“Black” liberation theology is in the news these days thanks to Obama’s pastor Jeremiah Wright, but liberation theology in general goes back to the 1960s or slightly earlier and was popular among “radicals” in South America for many years where it was known without the “black” prefix.  In any event, James Cone’s iteration of BLT gives you the nub of either formulation:

Black theology refuses to accept a God who is not identified totally with the goals of the black community.  If God is not for us and against white people, then he is a murderer, and we had better kill him.  The task of black theology is to kill Gods who do not belong to the black community …  Black theology will accept only the love of God which participates in the destruction of the white enemy.  What we need is the divine love as expressed in Black Power, which is the power of black people to destroy their oppressors here and now by any means at their disposal.  Unless God is participating in this holy activity, we must reject his love.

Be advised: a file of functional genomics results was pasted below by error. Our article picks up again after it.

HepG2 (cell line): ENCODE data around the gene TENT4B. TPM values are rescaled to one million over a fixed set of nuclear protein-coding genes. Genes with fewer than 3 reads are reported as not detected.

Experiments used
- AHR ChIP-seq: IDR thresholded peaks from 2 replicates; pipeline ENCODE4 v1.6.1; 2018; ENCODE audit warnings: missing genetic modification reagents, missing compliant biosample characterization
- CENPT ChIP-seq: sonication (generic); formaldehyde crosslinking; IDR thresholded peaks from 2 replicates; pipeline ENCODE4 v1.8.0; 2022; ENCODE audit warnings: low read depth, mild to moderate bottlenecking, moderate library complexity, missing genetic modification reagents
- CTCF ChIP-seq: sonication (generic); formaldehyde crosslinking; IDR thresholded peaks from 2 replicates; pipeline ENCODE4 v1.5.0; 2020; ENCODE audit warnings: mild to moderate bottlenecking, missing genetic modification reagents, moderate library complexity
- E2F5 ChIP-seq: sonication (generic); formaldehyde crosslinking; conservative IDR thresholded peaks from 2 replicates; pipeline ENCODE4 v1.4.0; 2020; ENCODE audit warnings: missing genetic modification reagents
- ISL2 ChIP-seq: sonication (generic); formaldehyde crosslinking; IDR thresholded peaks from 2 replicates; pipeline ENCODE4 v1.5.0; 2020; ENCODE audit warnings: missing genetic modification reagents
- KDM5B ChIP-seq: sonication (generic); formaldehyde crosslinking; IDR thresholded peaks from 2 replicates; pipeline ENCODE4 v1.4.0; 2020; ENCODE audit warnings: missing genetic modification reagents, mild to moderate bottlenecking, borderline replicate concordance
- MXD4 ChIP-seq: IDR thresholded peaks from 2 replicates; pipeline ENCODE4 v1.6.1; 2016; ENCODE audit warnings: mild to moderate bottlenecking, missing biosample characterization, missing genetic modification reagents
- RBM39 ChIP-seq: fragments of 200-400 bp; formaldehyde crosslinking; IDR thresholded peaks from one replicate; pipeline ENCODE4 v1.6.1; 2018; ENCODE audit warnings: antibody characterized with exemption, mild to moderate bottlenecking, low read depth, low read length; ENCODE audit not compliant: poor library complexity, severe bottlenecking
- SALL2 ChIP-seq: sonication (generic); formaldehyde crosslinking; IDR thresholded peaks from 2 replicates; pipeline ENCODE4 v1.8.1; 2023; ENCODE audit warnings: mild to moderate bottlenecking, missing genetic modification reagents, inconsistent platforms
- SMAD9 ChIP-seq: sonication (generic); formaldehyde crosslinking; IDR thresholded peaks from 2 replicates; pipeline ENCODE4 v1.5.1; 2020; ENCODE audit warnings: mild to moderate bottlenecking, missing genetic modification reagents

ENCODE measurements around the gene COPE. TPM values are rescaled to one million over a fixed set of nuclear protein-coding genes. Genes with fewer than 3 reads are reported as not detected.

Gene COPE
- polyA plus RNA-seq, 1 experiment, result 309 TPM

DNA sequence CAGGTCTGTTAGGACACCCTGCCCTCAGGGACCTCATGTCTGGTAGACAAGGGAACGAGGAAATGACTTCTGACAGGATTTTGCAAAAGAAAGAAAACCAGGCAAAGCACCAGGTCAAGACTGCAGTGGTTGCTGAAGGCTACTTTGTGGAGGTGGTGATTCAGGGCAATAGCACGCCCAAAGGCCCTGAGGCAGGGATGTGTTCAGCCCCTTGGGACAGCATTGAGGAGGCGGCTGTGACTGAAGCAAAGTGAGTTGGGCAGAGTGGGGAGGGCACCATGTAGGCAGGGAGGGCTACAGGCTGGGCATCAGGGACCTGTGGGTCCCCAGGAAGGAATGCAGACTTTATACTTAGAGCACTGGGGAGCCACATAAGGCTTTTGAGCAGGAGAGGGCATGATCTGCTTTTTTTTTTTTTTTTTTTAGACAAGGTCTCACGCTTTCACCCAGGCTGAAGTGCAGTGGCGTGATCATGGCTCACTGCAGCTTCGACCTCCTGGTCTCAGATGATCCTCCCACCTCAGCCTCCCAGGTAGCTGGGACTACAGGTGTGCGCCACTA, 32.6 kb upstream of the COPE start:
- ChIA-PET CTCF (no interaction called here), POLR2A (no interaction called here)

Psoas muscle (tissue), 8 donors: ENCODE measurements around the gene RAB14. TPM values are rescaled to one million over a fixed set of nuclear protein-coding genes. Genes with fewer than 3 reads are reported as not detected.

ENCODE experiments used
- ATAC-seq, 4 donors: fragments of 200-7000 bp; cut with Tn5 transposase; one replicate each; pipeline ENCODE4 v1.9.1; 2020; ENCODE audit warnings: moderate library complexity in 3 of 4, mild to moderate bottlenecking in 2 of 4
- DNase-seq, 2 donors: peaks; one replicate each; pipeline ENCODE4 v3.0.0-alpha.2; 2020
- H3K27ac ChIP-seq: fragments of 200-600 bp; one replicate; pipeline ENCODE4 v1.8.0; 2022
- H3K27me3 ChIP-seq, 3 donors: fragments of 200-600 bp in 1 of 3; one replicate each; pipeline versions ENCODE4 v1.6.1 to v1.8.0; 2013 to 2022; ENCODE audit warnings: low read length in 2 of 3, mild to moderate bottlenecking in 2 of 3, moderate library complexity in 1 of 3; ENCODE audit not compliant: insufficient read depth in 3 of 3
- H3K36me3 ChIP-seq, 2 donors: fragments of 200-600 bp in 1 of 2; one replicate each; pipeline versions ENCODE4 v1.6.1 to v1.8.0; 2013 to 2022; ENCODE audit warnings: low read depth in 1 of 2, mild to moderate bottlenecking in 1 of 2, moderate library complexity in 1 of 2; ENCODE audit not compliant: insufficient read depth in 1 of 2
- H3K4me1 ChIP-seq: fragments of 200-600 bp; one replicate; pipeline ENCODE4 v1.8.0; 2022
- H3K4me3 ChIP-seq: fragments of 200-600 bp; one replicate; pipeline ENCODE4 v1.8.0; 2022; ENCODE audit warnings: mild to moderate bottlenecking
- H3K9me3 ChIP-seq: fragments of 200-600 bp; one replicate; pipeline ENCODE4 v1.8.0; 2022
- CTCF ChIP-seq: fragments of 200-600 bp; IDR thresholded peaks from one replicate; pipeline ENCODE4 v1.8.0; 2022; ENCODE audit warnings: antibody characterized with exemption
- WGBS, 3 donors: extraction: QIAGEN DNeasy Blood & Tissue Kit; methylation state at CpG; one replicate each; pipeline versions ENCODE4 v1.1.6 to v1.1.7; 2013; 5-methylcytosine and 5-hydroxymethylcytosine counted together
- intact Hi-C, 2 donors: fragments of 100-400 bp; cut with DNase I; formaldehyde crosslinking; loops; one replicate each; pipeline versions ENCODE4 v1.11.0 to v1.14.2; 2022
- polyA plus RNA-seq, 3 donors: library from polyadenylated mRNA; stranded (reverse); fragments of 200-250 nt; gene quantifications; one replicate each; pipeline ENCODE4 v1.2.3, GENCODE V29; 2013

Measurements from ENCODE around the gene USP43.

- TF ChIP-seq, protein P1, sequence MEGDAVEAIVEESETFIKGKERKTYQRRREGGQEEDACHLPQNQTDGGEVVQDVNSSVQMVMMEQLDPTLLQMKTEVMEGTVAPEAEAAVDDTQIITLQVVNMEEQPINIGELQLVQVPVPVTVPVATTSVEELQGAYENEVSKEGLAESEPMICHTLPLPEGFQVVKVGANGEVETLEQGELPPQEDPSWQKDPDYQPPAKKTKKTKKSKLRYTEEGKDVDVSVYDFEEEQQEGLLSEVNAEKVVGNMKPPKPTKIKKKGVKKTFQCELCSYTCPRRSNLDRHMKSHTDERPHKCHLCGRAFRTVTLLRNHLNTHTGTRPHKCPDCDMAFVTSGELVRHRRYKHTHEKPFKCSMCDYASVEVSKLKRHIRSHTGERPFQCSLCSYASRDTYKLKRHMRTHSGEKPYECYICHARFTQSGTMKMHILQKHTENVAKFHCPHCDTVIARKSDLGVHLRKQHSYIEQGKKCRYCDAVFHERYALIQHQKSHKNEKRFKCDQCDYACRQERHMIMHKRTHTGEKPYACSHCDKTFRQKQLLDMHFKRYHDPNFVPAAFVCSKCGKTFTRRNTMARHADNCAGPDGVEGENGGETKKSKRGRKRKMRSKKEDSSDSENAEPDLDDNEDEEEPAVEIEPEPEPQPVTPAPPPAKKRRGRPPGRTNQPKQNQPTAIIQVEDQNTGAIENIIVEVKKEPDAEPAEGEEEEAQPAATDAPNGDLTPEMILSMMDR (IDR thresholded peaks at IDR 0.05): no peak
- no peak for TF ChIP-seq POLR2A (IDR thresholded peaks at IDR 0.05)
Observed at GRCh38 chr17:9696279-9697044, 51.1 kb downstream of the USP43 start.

To understand South American liberation theology, you just delete “white people” and insert “wealthy land owners and multi-national corporations,” and substitute “indigenous poor” for “black.”

The defect — and it is a defect — in this theology is that it turns the relationship between the human “worshipper” (being generous) and God upside down.  God exists to serve the political and emotional needs of the human theology professor.   The professor “accepts” or “rejects” God.  The professor directs God to participate in this or that activity.  This is entirely upside down and displays a self-centeredness of amazing proportions. 

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